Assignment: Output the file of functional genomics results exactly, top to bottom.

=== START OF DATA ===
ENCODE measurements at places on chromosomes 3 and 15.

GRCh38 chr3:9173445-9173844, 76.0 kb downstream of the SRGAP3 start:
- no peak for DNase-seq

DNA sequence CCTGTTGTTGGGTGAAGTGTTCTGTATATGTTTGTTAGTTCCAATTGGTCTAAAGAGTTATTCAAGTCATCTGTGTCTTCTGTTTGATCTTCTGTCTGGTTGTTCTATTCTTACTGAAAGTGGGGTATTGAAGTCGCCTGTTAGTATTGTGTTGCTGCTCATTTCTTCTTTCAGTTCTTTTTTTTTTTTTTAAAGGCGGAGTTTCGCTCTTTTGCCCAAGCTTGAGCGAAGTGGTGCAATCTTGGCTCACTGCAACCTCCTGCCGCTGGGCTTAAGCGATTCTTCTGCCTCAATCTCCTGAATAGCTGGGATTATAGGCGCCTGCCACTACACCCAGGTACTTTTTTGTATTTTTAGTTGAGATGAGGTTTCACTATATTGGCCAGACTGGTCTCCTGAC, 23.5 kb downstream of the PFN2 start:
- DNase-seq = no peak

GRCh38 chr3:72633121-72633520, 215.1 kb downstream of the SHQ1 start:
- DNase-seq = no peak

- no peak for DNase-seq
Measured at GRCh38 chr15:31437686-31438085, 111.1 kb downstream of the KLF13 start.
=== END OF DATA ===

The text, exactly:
ENCODE measurements at places on chromosomes 3 and 15.

GRCh38 chr3:9173445-9173844, 76.0 kb downstream of the SRGAP3 start:
- no peak for DNase-seq

DNA sequence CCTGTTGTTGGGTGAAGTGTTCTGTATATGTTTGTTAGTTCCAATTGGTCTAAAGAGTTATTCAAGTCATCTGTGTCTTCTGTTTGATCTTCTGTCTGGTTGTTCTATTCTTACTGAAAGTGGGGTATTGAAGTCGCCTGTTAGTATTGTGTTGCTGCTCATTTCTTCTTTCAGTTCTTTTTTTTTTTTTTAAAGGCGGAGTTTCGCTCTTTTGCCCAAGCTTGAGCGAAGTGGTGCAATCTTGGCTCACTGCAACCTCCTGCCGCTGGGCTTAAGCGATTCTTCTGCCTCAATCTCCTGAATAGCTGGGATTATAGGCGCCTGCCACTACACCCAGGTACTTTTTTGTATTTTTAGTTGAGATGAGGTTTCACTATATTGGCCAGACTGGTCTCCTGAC, 23.5 kb downstream of the PFN2 start:
- DNase-seq = no peak

GRCh38 chr3:72633121-72633520, 215.1 kb downstream of the SHQ1 start:
- DNase-seq = no peak

- no peak for DNase-seq
Measured at GRCh38 chr15:31437686-31438085, 111.1 kb downstream of the KLF13 start.